Thursday, August 14, 2014

How Much Does It Cost to Become a Dog Groomer?

Are you considering becoming a dog groomer? There are some expenses that you need to consider and be prepared for in the grooming business. While it seems like, and is for the most part a fun career, there are quite a few expenses involved in starting out in the business.

There are tools to buy, business expenses and even a physical price to pay. I learned the last one the hard way. Before diving into the pet grooming business it's important to recognize all of the expenses involved.

Dog Grooming Tools

Even if you are planning on joining an established dog grooming shop you'll likely be required to have some of your own tools. Professional clippers, blades and grooming shears will be the most expensive tools.

Expect to spend at least $150 on clippers and up to $30 for each clipper blade. The grooming shears were shockingly expensive to me. Professional grooming shears cost at least $60 per pair, and more than one pair will be necessary. There is also upkeep on the equipment, like sharpening grooming blades and scissors as needed.

If you are considering opening a new grooming shop the costs go up considerably with the purchase of kennels and drying cages, professional blow dryers and other miscellaneous tools.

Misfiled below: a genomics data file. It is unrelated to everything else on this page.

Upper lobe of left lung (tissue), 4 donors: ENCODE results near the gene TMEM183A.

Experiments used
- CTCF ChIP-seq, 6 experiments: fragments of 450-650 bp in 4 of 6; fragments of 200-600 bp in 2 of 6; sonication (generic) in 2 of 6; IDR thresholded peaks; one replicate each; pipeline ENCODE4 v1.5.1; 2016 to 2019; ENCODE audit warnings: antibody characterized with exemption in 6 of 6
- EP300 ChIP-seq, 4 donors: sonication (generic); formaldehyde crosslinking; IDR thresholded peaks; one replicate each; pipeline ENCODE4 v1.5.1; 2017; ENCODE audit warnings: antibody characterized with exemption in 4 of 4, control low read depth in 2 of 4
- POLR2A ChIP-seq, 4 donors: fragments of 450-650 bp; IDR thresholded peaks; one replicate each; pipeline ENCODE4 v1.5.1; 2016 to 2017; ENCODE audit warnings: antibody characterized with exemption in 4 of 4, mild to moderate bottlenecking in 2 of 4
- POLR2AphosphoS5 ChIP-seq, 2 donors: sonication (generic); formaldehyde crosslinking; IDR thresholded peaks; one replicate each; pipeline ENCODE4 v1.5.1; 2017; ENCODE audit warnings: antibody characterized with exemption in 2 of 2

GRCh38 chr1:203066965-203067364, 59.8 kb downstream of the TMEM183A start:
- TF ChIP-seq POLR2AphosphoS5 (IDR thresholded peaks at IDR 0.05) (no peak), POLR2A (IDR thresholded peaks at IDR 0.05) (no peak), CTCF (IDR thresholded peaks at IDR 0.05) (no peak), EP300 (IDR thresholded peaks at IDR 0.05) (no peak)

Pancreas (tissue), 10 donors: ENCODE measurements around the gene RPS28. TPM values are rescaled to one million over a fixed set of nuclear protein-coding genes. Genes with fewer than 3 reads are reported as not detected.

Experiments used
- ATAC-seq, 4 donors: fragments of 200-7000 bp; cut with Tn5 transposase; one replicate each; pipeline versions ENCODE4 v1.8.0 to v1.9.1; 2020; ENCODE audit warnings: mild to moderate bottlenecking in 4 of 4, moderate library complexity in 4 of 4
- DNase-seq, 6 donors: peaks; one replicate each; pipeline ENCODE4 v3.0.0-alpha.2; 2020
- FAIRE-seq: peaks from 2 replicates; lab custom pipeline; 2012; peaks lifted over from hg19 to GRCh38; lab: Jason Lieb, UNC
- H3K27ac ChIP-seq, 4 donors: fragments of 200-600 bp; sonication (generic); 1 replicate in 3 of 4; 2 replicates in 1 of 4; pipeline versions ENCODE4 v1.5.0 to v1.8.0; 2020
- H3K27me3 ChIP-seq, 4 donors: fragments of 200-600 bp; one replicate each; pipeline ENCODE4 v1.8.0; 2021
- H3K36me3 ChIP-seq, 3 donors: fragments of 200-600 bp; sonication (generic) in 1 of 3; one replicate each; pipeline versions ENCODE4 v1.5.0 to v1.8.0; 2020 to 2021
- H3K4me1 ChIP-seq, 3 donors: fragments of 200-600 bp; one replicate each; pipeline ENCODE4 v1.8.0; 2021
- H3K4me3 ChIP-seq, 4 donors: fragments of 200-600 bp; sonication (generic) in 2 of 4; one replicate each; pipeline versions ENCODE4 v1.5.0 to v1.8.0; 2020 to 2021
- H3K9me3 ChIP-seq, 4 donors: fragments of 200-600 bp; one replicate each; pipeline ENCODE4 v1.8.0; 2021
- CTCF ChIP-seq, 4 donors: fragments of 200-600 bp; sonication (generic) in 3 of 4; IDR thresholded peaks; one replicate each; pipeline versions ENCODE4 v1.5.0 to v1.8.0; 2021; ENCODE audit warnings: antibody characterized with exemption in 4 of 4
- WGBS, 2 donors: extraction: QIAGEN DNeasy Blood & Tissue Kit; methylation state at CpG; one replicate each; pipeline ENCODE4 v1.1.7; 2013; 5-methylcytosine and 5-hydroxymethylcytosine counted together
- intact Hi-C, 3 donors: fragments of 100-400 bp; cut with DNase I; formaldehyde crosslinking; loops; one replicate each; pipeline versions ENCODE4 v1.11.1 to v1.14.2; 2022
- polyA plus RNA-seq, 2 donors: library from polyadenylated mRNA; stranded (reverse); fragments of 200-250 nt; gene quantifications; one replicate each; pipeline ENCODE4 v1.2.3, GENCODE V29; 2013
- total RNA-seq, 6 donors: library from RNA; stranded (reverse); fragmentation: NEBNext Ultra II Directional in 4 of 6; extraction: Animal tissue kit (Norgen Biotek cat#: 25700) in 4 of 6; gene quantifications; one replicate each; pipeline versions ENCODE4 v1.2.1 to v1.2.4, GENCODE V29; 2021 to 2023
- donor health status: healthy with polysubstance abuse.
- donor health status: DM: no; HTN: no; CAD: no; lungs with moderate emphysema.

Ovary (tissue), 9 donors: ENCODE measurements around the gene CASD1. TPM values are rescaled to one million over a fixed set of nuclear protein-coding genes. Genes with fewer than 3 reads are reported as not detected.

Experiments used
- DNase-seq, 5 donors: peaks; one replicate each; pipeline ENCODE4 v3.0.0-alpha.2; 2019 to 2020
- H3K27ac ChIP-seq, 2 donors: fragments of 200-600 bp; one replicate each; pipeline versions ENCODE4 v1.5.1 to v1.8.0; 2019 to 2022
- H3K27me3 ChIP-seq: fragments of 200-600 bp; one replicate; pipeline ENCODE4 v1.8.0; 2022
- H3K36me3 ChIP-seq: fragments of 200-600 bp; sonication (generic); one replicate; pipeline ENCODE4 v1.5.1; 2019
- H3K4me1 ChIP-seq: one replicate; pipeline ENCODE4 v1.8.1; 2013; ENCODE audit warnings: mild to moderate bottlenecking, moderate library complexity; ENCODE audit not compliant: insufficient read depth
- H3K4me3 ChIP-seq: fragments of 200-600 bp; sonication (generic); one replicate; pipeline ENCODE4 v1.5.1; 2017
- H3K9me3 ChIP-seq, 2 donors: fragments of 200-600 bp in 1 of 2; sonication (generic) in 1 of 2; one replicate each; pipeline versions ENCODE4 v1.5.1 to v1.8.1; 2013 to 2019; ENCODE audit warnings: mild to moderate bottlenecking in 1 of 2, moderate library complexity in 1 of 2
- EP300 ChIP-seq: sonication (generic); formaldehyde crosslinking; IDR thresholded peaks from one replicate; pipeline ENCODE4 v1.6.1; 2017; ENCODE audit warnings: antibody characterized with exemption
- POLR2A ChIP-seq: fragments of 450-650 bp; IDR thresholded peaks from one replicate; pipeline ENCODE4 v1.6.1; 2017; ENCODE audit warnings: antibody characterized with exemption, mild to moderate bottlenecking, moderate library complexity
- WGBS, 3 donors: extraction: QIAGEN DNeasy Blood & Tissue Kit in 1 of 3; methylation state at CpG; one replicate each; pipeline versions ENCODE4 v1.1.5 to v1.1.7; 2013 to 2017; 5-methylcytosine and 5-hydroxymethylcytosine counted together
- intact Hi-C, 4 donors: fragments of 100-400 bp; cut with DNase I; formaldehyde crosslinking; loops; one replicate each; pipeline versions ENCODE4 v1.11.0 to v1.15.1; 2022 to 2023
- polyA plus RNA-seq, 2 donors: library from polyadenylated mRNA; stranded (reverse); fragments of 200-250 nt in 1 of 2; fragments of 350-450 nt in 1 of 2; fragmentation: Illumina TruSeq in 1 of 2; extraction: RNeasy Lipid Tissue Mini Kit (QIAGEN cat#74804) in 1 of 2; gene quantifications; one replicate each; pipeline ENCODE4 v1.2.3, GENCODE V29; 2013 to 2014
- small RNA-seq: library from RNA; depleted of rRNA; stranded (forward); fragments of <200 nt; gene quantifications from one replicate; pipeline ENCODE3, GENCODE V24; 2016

Physical Costs of Dog Grooming

The physical cost of dog grooming is harder to put a number on since the work affects everyone differently. Back problems are a likelihood, as well as hand and wrist pain after a few years of grooming. The lifting of dogs in and out of tubs and up and down from tables is grueling after a few years. Many hours of standing on your feet on a hard floor can also bring on leg and back pain.

Skin problems may occur as well since shaving dogs leads to small hairs becoming embedded in the pores of the groomer's skin. This happens between the fingers, the elbows and even goes through clothing. Some dog groomers also develop allergies after years of exposure to different skin and hair from dogs. Inhaling the tiny whiskers in the air can also lead to breathing issues later.

Other Expenses for Dog Groomers

Dog groomers are often independent contractors working in shops, therefore insurance expenses fall on the individual. Most shops do cover the cost of pet insurance for the dogs being groomed, but you may have to cover the full cost of your own medical insurance.

Should you decide to branch out into a mobile grooming business there are obvious added expenses involved with the vehicle purchase and maintenance. There are also added insurance costs associated with this type of business.

You may also be required to pay for ongoing classes or certification in your state to legally continue grooming dogs.

Dog grooming is a fun profession as long as you go into it with your eyes open and are aware of the expenses involved, both monetary and personally. This is a profession to consider only if you truly love animals and helping them look their best.

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